Chris Wilcox is making an impact above the rim.BOSTON -- They might not yet connect at quite the rate Tom Brady and Rob Gronkowski do -- as Doc Rivers playfully suggested -- but there's no denying a chemistry is developing between Rajon Rondo and Chris Wilcox, and it's born out of their mutual desire to motor up the floor and create easy baskets in transition.
Starting in place of the injured Kevin Garnett, Wilcox came through with maybe his finest performance of the season on Wednesday night, finishing with a season-high 17 points on 8-of-12 shooting to go along with nine rebounds, as the Celtics stumbled to an unsightly 98-88 loss to the Detroit Pistons. At the heart of Wilcox's most recent standout effort was him appearing either side-by-side or ahead of Rondo in the open court, launching into the air to put down his point guard's lofty passes.
"I love playing with Chris," Rondo said after Wednesday's loss. "He's probably one of the fastest bigs in the league and I tell him to get out there and run with me, and he does a great job every night. We're starting to get easy baskets in transition, and I think that's what we need offensively. Chris has been playing great for us."
"We haven't played much together at all, but these last two games, we picked up a lot of minutes together and we seem to have a little connection going."
It must be something of a revelation for Rondo, arguably Boston's most athletic player, to finally have someone who can keep up with him when he decides to put his head down and race past the defense in the open court. The pair connected early, with Wilcox putting in a dunk off the right block off of a feed from Rondo for Boston's first points of the game. They hooked up against just minutes later, this time on an improbable alley-oop in which Rondo lobbed the ball ahead from nearly halfcourt, and Wilcox, ahead of the defense, skied up, barely corralling the ball in mid-air in time to lay it in.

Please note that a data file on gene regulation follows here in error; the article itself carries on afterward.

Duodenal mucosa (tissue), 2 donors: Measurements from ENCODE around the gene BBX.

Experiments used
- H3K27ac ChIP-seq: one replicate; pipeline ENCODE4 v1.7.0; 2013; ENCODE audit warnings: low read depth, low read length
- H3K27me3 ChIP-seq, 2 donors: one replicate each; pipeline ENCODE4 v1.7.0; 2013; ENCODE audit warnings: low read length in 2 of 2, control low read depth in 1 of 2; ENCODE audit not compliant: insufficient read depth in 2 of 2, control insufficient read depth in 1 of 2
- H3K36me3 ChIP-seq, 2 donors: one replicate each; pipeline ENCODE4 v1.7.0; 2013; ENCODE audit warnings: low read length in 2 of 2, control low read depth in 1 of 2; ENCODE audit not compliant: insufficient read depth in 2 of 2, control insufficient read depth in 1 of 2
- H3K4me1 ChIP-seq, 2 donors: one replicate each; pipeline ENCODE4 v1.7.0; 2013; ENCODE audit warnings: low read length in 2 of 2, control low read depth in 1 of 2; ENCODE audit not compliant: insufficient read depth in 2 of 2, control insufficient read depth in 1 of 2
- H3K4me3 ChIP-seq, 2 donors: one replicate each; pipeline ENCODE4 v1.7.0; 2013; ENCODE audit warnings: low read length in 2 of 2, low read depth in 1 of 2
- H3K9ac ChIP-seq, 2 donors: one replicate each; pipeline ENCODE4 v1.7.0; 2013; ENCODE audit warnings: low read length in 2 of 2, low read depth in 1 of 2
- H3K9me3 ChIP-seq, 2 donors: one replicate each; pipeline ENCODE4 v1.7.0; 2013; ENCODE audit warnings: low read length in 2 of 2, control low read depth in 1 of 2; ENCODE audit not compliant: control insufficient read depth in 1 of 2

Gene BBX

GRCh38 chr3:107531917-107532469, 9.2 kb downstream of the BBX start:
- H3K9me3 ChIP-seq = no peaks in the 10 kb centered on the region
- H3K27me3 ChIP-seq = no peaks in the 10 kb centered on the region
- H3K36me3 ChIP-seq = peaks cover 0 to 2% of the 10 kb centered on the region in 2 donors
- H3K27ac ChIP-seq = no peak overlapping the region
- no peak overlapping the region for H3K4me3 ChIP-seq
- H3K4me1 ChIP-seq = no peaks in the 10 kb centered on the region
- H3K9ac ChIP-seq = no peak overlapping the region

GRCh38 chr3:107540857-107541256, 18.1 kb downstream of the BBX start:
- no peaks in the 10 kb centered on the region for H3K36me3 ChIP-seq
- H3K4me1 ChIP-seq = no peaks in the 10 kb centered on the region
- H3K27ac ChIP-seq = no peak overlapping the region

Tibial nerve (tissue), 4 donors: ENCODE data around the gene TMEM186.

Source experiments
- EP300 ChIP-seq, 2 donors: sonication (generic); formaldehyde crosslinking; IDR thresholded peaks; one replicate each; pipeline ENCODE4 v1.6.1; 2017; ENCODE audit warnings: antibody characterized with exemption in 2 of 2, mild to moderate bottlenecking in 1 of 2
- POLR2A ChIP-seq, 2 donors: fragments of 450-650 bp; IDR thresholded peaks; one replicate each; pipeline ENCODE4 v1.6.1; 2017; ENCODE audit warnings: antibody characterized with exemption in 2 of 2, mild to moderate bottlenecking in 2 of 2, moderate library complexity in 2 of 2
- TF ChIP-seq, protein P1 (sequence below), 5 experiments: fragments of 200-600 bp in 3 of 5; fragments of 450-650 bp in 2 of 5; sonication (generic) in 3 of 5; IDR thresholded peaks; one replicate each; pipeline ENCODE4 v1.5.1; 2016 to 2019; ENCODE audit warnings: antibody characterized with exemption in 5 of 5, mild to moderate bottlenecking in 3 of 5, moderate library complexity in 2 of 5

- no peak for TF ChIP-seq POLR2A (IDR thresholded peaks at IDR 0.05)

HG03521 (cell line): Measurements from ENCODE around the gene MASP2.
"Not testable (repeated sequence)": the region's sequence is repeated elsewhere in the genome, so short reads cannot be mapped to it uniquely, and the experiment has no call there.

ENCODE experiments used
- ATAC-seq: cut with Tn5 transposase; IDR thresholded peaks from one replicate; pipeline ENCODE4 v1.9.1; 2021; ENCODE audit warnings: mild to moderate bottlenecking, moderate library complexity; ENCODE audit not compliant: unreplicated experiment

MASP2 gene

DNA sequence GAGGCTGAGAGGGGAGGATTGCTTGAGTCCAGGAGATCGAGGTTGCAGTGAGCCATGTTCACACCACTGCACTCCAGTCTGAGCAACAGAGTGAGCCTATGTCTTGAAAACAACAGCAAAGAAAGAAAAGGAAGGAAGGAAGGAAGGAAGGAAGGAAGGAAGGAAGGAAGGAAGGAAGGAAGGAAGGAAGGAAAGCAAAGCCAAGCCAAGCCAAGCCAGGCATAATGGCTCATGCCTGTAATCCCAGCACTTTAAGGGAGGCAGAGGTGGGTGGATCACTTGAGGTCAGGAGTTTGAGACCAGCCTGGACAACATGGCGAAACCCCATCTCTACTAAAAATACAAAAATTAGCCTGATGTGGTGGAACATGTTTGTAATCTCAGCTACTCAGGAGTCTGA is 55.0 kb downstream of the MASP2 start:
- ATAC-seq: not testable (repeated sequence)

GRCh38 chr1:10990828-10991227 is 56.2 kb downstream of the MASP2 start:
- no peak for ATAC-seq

Plays like those are what made Rivers resort to his Brady-to-Gronk comparison, keeping in mind the sting still felt by crestfallen Patriots fans. Perhaps the most important part of Rondo and Wilcox's blossoming partnership is the sense of trust that's steadily developing.
"I think that [Wilcox] runs the floor and he’s in front of everybody, and Rondo has trust that he can throw the ball up to him and he’ll go get it," said Rivers. "He makes tough passes, I thought tonight, and Chris caught them -- and finished. It’s no different than, Brady and Gronk, I guess -- that’s the only one I could come up with, I’m sorry. You get confidence in certain guys running, and there’s certain guys that probably can run... I think you know who you’re passing to."
Just after the halftime break, the duo was at it again, this time with Rondo aiming towards the left block, and Wilcox rising up, catching the ball, controlling it, and laying it in softly for a two-point Boston advantage at the time. It was the type of pass that Wilcox might have fumbled earlier in the season. He admitted afterward it took some time for him to get used to the slick feeds Rondo is capable of making.
"I know at the beginning of the year I was dropping a lot of his passes, and so practices and things like that just helped me out, helping me be in the right situation at the right times, and his passes that he's throwing now, they're not surprising to me," Wilcox said.
Wilcox's athleticism has been a jolt for this team, as rookie JaJuan Johnson is perhaps the only other big man capable of consistently keeping up with Rondo when he decides it's time to push the pace. The athleticism also helps his overall energy level, which sits as perhaps his greatest strength on the basketball court.
"[Wilcox has] figured it out, I think this is how he should be every day in his career," said Rivers. "I don’t think he should be inconsistent. I think this is who he is. It’s a talent he has -- energy. For a big, that’s a talent. I think it’s who he should be every night. I tell him that all the time. I always tell him, he should never be a minimum big in our league, that’s gotta come from him, and it is, so I’m really happy with that."
Wilcox's play might not be garnering league-wide attention like some other players, but within his own locker room, he's getting noticed after a slow start. He has the approval and trust of his teammates, as well as the full support of his head coach.
"He’s looked good, he’s looked really good," said Rivers. "He’s just playing hard. We don’t have a lot of choices right now, but he’s giving us exactly what we hoped he would give us when we signed him: Energy, athleticism, running the floor, finishing at the basket. If he can stay where he’s at right now, I’m very happy with that."